• An item showcased on Freebie Friday may still be showcased on Ravelry Monday, if it fits the brief for that day.

I found myself a little torn this time around.  Drops Design added a whole bunch of patterns to Ravelry this week, and I had a hard time deciding whether or not to share them.  Drops have a lot going for them – the patterns might not always be to my personal taste, but they produce a variety of patterns for clothes in generous size ranges; I don’t think I’ve ever seen a clothing pattern from them that didn’t go up to a 50″ chest.  They also tend to provide clear pictures of the clothes and, crucially, diagrams showing item construction – a rare inclusion that I really appreciate.  But they are also notorious for providing very vague instructions that often require knitters to work together to figure out what was “really meant”.  The patterns are often relatively simple in construction, but the instructions can make it hard to follow if you’re a beginner, and definitely make it more difficult to figure out where and how to make adjustments for a perfect fit.

So I’m sharing a few Drops designs today, but I’m also going to make sure to include a bunch of designs from others, as well, to balance things out.

 

Tanja

First up from Drops is Tanja, a beautifully constructed jacket knit in DK weight yarn.   love the shape of this, the collar and neckline, the length, the patterned front and back panels and the unusual shape to the hemline.  It’s a very unique jacket that still has some very classic design elements, and I can really see myself wearing it.  Available up to a 54″ bust, the pattern instructions are written on the Drops website, along with diagrams indicating construction, and the link can be accessed from this Ravelry page.

 

Slip Stitch Dishtowels

Here’s a nice non-Drops pattern.  Knitted dishtowels can make lovely gifts, and I particularly like the look of these, with the traditional dishtowel patterns and colours.  Thes pattern instructions for these towels are written on the designer’s website, and a link to this can be found on this Ravelry page.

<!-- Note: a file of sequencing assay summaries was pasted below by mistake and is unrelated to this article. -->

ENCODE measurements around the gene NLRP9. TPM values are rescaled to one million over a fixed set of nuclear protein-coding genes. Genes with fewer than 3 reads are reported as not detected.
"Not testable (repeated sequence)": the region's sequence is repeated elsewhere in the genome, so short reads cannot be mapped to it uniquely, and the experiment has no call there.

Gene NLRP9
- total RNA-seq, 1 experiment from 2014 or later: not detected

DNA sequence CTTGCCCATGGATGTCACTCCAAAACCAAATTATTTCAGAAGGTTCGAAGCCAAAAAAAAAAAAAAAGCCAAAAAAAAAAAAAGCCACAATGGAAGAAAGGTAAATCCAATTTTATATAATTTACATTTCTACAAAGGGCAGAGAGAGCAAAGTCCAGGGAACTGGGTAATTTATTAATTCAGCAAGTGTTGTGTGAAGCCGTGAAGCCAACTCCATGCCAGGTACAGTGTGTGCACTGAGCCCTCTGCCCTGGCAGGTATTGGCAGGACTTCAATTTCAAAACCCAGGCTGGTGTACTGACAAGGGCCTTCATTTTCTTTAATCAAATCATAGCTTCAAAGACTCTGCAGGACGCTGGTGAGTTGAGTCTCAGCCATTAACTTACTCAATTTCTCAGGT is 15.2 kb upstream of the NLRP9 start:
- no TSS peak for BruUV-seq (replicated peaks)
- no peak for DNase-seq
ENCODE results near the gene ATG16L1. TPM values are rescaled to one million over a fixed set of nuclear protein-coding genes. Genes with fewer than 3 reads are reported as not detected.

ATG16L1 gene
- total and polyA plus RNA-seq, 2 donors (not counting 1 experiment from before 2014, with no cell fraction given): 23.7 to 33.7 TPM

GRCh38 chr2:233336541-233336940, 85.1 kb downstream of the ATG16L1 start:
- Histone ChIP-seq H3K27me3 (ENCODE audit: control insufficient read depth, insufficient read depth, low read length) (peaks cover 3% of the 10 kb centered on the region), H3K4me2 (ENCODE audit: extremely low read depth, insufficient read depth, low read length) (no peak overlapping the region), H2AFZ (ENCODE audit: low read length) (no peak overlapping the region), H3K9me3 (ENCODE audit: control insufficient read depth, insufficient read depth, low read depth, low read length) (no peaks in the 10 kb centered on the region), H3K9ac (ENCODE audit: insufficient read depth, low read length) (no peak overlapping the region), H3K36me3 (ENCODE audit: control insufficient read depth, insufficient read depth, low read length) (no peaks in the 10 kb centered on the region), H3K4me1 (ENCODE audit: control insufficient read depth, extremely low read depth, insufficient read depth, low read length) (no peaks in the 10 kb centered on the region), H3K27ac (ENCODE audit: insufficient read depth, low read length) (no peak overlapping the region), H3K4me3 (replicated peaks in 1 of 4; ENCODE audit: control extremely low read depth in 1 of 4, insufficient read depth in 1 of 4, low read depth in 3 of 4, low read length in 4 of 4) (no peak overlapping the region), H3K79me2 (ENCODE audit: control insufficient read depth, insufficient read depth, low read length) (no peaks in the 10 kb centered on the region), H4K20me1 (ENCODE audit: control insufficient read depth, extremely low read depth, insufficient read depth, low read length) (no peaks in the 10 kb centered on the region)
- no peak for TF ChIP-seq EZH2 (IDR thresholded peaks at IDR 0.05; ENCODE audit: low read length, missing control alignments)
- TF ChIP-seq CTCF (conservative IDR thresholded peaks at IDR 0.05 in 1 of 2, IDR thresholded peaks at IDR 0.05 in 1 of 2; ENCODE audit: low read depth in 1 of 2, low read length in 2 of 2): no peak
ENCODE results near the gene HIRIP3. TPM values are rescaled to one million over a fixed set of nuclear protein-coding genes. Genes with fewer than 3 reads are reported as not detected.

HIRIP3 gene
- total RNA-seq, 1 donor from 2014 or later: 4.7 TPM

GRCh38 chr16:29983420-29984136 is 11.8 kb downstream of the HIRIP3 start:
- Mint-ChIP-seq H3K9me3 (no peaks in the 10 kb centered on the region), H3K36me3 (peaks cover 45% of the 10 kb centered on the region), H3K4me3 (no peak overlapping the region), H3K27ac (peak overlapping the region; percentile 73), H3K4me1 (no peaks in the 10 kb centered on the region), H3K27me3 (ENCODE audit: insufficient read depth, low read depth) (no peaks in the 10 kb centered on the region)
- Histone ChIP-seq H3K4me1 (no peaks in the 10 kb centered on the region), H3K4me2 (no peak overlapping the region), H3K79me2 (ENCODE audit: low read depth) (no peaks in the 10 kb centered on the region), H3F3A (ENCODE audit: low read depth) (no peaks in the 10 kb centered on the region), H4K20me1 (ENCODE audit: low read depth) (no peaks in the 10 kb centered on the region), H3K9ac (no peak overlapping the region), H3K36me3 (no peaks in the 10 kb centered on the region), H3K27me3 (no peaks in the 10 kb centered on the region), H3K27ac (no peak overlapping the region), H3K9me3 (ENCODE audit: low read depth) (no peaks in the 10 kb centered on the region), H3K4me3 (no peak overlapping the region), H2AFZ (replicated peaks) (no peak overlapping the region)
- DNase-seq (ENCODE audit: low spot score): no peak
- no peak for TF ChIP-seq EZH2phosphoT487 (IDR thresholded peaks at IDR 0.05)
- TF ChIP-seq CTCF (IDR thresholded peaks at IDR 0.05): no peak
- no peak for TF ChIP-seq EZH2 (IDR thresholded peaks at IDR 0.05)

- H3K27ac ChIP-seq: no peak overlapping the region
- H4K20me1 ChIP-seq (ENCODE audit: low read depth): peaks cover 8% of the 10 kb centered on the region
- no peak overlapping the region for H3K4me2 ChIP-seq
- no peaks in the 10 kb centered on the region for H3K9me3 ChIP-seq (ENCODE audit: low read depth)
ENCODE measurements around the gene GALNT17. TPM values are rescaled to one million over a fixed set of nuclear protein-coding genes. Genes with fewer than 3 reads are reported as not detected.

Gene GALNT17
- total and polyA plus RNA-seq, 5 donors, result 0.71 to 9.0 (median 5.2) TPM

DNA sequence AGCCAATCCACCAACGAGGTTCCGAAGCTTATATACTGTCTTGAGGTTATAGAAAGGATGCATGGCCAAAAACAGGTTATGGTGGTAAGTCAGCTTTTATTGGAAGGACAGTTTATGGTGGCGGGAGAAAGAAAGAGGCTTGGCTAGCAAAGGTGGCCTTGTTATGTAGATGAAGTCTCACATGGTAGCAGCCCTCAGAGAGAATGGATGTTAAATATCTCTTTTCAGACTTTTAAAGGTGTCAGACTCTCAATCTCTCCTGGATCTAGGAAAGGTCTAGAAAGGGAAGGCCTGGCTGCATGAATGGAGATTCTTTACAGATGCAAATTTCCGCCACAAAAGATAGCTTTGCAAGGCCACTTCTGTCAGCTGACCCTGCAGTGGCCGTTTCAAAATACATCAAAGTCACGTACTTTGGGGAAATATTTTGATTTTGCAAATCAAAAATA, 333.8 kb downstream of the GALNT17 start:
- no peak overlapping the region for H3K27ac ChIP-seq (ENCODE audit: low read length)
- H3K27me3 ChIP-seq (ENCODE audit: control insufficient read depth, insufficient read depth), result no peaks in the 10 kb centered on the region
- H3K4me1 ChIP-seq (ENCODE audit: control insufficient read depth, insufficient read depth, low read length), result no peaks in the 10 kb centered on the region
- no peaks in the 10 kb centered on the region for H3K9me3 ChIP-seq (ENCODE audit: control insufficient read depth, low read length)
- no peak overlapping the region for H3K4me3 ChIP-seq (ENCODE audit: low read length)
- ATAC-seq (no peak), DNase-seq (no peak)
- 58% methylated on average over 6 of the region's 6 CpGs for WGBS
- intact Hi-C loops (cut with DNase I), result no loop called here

Wrist Warmers With Lace Pattern

Another pretty Drops pattern, this time in fingering weight.  The wrist-warmers have a nice, simply but striking lace pattern and, as you can probably guess from the picture, can be knit to match a set of hat-and-cowl/capelet available as a separate pattern.  The wrist-warmer pattern can be found via this Ravelry page, while the hat and cowl set can be found here.  A combination of all three would make a lovely Christmas gift, and there’s plenty of time to get knitting!

 

House Colours Scarf

This is a very simple, minimalistic pattern, and you could probably knit a fair approximation of it on your own.  But I like the fact that the designer has done something different with an often-clichéd concept.  Too often, “house colours”, or colour combinations to celebrate sports teams, schools or groups, are knit in the most basic even-width horizontal stripe.  But here, the designer has worked with a very simple but pleasing combination of different stripe widths, along with a contrasting textured border to keep the finished product neat.  This would be a great knitting pattern for a beginner, and is available as a free Ravelry download.

 

Bird Cherry Hegg

I’ll admit, I’m sharing this one not because I think it makes a great washcloth design, but because I think the pattern – both the centre stripes and the pretty border – would make a gorgeous centre-panel for a knit vest!  The pattern is really pretty and unusual, and I’d love to see it worked up into something to wear.  The pattern is available as a free Ravelry download.